I periodically post “most popular” lists of websites (and books) that I think educators might find useful. Of course, there are a number of ways to gauge “popularity.” I just view these lists as opportunities to check-out some new sites, and find it interesting to see which ones might be particularly “popular.”
I’ve made quite a few posts that fit into this category, and thought I’d highlight which ones I thought were the best and most useful for educators.
You might also be interested in last year’s edition:
Here are my choices for The Best Places To Find The Most Popular (& Useful) Resources For Educators — 2010 (not listed in order of preference):
Popular Children’s Books: I originally had a nifty infographic here, but it’s no longer available. You can find the same info, though, here.
Popular Tweets: Favorious ranks Twitter’s most popular tweets based on how many times they have been “favorited.”
Popular Videos: Zocial TV shows videos, divided into categories, that are most popular on Twitter or Facebook at any given time.
Popular Stumbleupon Sites: if you want to see the top five StumbleUpon sites each week, you can read about them in The Independent.
Most Visited Sites On The Web: Here’s a list of “The 1000 most-visited sites on the web.” Number one is Facebook and number two is Yahoo. I can’t find Google anywhere on the list, though, and that seems pretty bizarre…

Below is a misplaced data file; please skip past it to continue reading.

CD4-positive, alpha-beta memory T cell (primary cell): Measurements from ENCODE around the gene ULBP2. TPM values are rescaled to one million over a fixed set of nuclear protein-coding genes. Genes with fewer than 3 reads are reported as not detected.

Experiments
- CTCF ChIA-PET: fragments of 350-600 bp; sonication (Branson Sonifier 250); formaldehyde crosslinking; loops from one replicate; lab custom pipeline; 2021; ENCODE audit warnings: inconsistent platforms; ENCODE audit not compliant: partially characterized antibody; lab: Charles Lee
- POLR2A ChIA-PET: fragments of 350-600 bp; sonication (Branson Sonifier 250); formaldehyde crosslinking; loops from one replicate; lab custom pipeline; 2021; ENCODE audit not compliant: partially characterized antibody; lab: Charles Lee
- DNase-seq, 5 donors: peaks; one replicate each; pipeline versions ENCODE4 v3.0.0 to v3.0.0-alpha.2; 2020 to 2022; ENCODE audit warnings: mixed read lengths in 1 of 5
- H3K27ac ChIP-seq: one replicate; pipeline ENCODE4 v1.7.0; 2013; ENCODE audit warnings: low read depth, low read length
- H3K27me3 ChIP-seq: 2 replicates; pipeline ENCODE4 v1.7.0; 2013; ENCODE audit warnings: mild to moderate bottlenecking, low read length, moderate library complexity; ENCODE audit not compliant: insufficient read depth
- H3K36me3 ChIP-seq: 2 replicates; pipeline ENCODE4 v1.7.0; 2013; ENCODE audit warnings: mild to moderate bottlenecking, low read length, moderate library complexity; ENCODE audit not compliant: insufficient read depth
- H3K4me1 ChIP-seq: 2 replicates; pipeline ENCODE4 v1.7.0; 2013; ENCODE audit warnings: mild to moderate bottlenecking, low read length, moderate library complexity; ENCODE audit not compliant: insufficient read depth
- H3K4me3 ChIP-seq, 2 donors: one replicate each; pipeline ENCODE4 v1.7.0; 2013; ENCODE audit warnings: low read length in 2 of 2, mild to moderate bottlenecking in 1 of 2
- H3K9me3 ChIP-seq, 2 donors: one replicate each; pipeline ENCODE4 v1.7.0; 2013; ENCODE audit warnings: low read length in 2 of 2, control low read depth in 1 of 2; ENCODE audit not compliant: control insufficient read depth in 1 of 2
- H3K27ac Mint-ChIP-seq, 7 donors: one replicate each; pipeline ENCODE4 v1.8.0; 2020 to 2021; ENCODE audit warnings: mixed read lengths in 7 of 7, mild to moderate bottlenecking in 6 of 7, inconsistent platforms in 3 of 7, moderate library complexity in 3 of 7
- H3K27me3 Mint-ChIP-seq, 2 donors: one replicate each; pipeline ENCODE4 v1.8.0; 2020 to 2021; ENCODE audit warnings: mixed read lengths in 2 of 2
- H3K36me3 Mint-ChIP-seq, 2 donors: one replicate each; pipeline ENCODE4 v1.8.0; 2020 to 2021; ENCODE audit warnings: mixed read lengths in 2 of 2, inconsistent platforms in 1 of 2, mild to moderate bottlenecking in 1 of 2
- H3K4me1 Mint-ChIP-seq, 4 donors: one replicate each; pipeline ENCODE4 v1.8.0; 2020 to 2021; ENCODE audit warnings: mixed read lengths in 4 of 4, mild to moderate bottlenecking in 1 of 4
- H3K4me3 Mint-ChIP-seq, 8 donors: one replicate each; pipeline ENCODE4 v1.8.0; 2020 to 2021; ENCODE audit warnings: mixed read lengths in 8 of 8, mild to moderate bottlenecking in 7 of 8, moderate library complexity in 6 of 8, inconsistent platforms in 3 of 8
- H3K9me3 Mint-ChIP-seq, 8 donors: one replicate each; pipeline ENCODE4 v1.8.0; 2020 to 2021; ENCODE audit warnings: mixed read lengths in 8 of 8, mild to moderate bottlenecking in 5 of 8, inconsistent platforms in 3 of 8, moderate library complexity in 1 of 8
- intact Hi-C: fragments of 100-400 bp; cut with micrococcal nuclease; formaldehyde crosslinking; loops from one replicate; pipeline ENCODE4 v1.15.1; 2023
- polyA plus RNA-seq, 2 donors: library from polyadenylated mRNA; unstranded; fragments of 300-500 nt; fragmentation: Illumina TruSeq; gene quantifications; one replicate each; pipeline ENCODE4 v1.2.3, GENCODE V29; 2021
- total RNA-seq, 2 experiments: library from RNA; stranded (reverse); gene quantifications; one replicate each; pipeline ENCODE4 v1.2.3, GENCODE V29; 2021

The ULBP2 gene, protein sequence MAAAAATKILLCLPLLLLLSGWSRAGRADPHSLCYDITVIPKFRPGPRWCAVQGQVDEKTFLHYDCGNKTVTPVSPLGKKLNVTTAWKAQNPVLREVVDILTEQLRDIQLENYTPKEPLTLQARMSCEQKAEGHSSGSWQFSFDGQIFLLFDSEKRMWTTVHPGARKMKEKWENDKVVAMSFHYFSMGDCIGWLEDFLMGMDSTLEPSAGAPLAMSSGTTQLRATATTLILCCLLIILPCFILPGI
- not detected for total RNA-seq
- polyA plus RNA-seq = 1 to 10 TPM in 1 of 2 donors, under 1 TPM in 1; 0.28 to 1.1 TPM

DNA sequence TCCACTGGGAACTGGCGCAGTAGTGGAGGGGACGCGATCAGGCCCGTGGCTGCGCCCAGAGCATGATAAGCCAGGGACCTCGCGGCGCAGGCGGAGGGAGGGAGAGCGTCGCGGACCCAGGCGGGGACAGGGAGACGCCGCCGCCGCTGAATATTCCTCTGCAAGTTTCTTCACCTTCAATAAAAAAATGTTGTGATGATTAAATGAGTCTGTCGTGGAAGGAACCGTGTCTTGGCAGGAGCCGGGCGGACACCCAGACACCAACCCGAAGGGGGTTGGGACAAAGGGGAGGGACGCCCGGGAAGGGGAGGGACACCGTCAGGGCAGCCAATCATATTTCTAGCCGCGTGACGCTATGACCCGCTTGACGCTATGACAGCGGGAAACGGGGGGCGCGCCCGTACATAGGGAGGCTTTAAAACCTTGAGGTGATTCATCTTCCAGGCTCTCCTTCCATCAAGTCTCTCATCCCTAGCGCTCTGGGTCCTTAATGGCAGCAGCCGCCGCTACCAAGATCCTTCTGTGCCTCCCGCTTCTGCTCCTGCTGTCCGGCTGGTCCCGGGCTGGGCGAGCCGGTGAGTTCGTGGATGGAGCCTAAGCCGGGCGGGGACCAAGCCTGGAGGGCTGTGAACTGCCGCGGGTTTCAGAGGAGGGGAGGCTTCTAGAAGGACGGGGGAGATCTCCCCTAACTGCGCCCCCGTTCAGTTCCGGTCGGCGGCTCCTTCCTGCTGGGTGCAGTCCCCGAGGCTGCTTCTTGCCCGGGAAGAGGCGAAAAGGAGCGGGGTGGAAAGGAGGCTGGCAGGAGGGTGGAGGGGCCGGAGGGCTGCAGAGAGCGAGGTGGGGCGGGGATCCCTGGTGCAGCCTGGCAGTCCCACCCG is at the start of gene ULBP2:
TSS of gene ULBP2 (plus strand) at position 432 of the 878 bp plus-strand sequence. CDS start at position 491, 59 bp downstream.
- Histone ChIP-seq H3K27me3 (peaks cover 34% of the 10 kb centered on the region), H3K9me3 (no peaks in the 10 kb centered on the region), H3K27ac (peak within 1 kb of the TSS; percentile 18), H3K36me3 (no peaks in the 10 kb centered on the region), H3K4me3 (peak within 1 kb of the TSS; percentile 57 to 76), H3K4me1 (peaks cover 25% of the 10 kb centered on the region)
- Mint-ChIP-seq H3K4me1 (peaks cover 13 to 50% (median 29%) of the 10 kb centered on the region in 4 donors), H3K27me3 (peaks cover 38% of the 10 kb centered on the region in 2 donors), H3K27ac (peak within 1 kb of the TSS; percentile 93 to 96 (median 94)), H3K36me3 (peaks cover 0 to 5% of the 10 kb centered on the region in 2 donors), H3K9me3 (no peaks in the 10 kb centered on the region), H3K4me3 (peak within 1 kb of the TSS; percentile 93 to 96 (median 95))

Most Shared Content On Facebook: “Its Trending” lists the most shared content on Facebook.
It is a more visual way to browse through the most popular items being saved and shared on Google Reader. When you launch it, you are presented with a large photo, video, or text excerpt on the main part of the screen, and can flip through by clicking on arrows or selecting an item from the filmstrip at the bottom of the screen.
Most Popular Flickr Photos: Here’s a link where you can see a constantly changing slideshow of the most popular Flickr photos over the last seven days.
Most Highlighted Book Passages: Amazon has a feature called “Most Highlighted Passages Of All Time.” Here’s how Amazon describes it:
The Amazon Kindle, Kindle for iPhone and Kindle for iPad each provide a very simple mechanism for adding highlights. Every month, Kindle customers highlight millions of book passages that are meaningful to them. We combine the highlights of all Kindle customers and identify the passages with the most highlights. The resulting Popular Highlights help readers to focus on passages that are meaningful to the greatest number of people. We show only passages where the highlights of at least three distinct customers overlap, and we do not show which customers made those highlights.
Feedback is always welcome.
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You might also want to explore the 500 other “The Best…” lists I’ve compiled.